When I climb the stairs after my daughter's bedtime, it takes me back to my own childhood. I remember falling asleep to the sounds of the rest of the family going about their business.
My father was (and still is) a fairly quick walker. But when he climbed the stairs, his steps sounded ponderous. Between the landing and the upstairs hallway, he often punctuated his steps with a long burp (sorry, Dad).
I could recognize my mother by her sprightly, rhythmic steps. Sometimes she also whistled softly (as she still does) with her classically trained warble.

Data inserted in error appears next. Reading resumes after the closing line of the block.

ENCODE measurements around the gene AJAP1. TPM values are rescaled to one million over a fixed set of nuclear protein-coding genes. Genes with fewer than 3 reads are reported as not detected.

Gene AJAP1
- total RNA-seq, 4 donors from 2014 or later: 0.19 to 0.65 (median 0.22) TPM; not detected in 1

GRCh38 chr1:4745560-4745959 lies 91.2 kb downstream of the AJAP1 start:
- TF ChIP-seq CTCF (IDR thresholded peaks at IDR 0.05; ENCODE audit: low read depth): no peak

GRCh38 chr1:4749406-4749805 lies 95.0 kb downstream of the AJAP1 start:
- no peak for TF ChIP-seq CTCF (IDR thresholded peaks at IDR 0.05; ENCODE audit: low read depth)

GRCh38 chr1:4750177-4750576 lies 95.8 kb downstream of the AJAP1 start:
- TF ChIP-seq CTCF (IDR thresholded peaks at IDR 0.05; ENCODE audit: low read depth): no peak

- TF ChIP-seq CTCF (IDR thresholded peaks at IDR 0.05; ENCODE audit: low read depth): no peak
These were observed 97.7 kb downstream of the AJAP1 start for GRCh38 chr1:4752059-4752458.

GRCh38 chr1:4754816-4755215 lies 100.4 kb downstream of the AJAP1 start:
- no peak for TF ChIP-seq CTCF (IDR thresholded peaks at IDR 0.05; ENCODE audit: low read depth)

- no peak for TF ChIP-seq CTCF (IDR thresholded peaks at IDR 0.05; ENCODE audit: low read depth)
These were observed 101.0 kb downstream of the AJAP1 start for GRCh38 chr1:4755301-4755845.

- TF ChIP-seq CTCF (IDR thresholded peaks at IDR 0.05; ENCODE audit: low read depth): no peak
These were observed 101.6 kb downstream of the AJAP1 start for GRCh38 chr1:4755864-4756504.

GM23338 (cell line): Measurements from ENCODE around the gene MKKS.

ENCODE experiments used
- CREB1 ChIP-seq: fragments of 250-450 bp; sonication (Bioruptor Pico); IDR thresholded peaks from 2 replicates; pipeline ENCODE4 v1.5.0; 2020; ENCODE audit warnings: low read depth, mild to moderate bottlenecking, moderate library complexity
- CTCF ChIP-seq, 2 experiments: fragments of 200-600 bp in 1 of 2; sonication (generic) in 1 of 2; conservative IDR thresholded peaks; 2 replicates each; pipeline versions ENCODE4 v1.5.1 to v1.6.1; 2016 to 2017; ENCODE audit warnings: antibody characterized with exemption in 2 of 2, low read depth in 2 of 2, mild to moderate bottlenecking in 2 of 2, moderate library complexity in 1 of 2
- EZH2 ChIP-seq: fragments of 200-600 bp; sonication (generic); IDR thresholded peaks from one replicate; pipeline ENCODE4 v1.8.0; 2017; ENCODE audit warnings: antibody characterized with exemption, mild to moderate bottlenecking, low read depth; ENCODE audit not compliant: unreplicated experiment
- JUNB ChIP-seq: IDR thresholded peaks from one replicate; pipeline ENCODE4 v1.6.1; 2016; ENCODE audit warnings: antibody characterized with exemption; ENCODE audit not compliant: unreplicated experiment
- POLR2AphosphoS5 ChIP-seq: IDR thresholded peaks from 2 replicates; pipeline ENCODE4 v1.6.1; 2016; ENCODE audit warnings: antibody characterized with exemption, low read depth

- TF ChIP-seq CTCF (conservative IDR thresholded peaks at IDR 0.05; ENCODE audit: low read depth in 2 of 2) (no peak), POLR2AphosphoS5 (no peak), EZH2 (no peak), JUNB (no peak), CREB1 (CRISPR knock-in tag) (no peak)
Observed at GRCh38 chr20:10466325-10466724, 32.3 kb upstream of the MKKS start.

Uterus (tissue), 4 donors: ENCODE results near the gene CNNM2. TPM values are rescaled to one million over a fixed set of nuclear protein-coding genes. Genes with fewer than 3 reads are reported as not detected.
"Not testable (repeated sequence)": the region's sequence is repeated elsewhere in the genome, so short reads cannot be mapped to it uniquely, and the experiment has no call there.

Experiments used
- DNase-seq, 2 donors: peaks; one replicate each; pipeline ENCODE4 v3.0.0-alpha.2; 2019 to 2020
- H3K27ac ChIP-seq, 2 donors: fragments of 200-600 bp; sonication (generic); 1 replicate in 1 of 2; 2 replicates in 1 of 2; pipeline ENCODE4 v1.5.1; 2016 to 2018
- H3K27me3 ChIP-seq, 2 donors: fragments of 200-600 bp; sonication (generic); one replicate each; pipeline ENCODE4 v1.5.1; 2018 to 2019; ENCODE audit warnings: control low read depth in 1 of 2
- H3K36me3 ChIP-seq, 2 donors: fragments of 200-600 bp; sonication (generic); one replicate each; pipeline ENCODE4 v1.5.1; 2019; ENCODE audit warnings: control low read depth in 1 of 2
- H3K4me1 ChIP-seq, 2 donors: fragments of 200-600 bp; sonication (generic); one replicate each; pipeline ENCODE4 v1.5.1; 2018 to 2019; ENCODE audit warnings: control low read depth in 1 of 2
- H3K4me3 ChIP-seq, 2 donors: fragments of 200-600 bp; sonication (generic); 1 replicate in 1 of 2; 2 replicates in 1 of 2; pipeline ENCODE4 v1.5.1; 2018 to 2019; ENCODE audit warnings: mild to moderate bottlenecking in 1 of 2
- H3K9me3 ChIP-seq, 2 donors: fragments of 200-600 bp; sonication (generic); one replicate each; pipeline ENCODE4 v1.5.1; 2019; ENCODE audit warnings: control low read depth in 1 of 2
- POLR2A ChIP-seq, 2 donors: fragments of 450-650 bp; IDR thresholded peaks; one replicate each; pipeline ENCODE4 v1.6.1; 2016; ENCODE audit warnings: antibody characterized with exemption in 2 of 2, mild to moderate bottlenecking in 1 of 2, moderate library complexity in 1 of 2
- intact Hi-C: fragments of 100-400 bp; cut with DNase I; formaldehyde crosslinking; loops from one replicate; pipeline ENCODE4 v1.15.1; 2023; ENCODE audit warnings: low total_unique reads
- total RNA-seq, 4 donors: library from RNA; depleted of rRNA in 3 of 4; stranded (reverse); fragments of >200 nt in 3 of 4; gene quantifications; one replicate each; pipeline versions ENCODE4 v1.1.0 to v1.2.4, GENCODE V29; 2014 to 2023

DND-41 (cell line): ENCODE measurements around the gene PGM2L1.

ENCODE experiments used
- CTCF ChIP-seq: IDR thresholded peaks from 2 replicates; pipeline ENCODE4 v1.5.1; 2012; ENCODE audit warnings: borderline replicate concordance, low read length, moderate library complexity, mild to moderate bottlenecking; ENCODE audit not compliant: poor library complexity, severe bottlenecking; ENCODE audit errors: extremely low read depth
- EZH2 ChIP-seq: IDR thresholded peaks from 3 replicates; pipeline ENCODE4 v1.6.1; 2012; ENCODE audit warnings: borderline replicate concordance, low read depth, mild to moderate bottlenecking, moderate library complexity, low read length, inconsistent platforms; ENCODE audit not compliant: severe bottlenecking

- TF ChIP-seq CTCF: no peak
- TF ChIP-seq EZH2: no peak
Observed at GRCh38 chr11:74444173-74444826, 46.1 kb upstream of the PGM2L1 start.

I'm sure my daughter recognizes the sound of me going up the stairs. I don't lean on the railing the way I used to, but I still need it. My gait is uneven, and there's nothing remotely sprightly about it.
There have been times when I thought that full recovery was right around the corner. Now I realize there's a very good chance that when my daughter is a teenager, I will still need the railing.
I have many identities: mother, music-lover, aspiring writer, wife, daughter. Am I ready to tack on this one: disabled mother?
48 minutes ago